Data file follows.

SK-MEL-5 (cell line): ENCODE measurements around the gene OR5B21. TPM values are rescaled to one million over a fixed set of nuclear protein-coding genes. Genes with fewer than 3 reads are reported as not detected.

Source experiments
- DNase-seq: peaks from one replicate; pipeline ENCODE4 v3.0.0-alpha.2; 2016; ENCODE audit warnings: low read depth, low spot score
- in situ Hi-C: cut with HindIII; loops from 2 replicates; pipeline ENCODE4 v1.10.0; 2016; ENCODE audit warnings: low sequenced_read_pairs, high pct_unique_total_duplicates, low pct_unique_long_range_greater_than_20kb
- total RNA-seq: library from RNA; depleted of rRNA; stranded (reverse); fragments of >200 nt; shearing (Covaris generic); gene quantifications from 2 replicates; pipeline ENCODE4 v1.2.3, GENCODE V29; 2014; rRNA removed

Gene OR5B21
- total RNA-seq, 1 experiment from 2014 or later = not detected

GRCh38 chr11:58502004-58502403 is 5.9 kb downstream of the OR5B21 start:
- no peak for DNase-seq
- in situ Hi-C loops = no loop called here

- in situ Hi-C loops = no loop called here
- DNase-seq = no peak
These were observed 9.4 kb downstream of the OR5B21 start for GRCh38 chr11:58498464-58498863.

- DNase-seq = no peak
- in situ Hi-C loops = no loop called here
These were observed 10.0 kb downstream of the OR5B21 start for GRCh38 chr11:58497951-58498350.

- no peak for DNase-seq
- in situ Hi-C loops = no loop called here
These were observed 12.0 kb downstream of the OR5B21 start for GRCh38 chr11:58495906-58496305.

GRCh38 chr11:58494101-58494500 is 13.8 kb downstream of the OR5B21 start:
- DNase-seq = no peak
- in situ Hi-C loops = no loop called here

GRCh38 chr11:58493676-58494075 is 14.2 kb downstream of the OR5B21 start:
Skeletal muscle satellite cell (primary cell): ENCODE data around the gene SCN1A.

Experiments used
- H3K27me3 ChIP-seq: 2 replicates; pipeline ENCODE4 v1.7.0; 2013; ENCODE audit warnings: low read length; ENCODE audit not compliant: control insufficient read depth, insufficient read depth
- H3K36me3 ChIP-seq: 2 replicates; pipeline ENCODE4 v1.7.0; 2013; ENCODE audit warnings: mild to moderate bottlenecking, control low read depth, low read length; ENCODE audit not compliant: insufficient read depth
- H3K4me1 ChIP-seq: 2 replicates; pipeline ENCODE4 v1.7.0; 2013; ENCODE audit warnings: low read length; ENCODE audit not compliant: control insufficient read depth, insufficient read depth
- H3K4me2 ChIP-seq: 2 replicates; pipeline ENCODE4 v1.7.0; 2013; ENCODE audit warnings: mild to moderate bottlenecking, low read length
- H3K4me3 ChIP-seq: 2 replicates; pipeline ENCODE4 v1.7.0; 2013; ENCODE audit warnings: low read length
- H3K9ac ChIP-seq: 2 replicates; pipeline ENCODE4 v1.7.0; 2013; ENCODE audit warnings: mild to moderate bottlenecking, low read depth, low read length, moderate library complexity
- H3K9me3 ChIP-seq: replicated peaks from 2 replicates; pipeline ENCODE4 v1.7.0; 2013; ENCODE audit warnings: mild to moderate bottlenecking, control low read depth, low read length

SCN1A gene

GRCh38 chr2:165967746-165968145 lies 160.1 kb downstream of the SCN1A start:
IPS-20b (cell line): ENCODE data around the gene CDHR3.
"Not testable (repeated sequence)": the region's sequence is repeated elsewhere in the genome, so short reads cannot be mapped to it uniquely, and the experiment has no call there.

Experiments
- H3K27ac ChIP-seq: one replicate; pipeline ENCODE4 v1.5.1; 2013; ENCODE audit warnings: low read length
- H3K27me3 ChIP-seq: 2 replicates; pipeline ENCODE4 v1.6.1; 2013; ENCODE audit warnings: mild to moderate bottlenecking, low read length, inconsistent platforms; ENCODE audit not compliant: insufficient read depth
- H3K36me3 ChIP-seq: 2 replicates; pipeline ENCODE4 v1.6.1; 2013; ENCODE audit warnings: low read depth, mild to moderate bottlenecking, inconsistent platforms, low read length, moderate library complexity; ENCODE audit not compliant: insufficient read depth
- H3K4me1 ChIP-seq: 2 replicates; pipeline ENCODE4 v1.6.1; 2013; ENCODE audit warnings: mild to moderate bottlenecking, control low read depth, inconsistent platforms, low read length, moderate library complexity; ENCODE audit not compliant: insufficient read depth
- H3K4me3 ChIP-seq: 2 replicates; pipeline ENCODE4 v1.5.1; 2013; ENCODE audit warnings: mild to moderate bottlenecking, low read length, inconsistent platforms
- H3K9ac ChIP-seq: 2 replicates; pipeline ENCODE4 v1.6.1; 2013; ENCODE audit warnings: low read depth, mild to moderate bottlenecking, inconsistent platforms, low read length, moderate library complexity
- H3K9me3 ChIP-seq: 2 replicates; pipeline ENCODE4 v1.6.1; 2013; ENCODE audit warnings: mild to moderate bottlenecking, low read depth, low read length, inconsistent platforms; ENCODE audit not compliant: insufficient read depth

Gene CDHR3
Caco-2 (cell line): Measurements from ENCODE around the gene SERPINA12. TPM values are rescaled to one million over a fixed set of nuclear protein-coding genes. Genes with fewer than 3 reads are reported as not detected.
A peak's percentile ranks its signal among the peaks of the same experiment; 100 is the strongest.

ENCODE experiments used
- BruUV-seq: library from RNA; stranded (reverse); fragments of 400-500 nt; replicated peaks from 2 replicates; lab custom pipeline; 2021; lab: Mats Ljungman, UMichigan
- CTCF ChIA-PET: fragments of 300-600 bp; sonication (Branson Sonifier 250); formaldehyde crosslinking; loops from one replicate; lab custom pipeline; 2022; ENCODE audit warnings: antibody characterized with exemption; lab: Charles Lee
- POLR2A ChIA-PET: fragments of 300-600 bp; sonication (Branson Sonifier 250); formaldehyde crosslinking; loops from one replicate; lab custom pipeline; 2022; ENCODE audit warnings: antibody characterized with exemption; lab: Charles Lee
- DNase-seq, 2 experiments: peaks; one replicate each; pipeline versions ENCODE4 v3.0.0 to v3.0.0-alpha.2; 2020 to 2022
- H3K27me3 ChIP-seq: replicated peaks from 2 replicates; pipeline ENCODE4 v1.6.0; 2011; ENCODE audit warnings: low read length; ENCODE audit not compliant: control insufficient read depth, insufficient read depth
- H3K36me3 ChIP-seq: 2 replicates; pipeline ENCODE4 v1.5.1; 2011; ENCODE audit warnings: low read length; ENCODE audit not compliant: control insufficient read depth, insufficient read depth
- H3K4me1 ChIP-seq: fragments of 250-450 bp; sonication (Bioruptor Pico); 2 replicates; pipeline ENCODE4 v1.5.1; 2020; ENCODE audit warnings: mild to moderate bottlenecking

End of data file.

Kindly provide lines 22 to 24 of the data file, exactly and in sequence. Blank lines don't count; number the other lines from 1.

- in situ Hi-C loops = no loop called here

GRCh38 chr11:58493676-58494075 is 14.2 kb downstream of the OR5B21 start:
Skeletal muscle satellite cell (primary cell): ENCODE data around the gene SCN1A.